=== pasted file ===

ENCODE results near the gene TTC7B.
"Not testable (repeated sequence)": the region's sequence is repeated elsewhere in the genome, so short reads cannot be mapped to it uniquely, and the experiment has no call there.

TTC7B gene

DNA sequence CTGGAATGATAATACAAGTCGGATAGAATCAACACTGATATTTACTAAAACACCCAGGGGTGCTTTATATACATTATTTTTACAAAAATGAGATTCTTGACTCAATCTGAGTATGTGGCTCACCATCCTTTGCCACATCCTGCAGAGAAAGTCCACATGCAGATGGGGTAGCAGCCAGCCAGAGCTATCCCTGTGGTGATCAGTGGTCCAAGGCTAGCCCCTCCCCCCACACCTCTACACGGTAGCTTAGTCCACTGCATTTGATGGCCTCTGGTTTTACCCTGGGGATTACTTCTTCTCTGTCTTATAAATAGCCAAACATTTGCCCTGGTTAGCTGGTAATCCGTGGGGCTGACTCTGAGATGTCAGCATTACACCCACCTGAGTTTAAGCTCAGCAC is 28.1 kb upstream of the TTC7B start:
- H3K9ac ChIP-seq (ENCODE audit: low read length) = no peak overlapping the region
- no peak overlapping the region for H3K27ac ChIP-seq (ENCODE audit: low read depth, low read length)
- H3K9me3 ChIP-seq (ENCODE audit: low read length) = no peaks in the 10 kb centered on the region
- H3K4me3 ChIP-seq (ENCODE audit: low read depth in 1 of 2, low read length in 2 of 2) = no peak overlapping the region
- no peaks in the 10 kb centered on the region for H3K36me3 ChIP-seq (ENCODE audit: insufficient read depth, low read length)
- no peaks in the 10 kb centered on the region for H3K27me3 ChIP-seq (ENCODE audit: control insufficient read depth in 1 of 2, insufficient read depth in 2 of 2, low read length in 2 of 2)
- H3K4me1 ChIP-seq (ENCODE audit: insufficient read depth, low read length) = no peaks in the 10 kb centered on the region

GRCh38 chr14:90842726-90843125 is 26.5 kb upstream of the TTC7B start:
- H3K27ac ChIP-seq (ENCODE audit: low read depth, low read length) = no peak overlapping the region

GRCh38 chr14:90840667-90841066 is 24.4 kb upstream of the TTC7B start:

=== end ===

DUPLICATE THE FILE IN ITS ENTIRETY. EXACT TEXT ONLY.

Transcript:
ENCODE results near the gene TTC7B.
"Not testable (repeated sequence)": the region's sequence is repeated elsewhere in the genome, so short reads cannot be mapped to it uniquely, and the experiment has no call there.

TTC7B gene

DNA sequence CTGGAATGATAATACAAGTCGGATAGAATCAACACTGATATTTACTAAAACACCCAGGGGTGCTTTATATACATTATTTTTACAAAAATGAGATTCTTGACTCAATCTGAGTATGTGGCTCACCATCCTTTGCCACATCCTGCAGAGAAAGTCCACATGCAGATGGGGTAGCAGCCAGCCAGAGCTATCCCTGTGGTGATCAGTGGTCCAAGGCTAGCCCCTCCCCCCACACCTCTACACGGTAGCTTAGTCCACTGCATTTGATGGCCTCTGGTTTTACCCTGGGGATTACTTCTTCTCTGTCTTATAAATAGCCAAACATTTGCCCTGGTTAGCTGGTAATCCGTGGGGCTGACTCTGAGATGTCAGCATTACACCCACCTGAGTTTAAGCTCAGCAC is 28.1 kb upstream of the TTC7B start:
- H3K9ac ChIP-seq (ENCODE audit: low read length) = no peak overlapping the region
- no peak overlapping the region for H3K27ac ChIP-seq (ENCODE audit: low read depth, low read length)
- H3K9me3 ChIP-seq (ENCODE audit: low read length) = no peaks in the 10 kb centered on the region
- H3K4me3 ChIP-seq (ENCODE audit: low read depth in 1 of 2, low read length in 2 of 2) = no peak overlapping the region
- no peaks in the 10 kb centered on the region for H3K36me3 ChIP-seq (ENCODE audit: insufficient read depth, low read length)
- no peaks in the 10 kb centered on the region for H3K27me3 ChIP-seq (ENCODE audit: control insufficient read depth in 1 of 2, insufficient read depth in 2 of 2, low read length in 2 of 2)
- H3K4me1 ChIP-seq (ENCODE audit: insufficient read depth, low read length) = no peaks in the 10 kb centered on the region

GRCh38 chr14:90842726-90843125 is 26.5 kb upstream of the TTC7B start:
- H3K27ac ChIP-seq (ENCODE audit: low read depth, low read length) = no peak overlapping the region

GRCh38 chr14:90840667-90841066 is 24.4 kb upstream of the TTC7B start: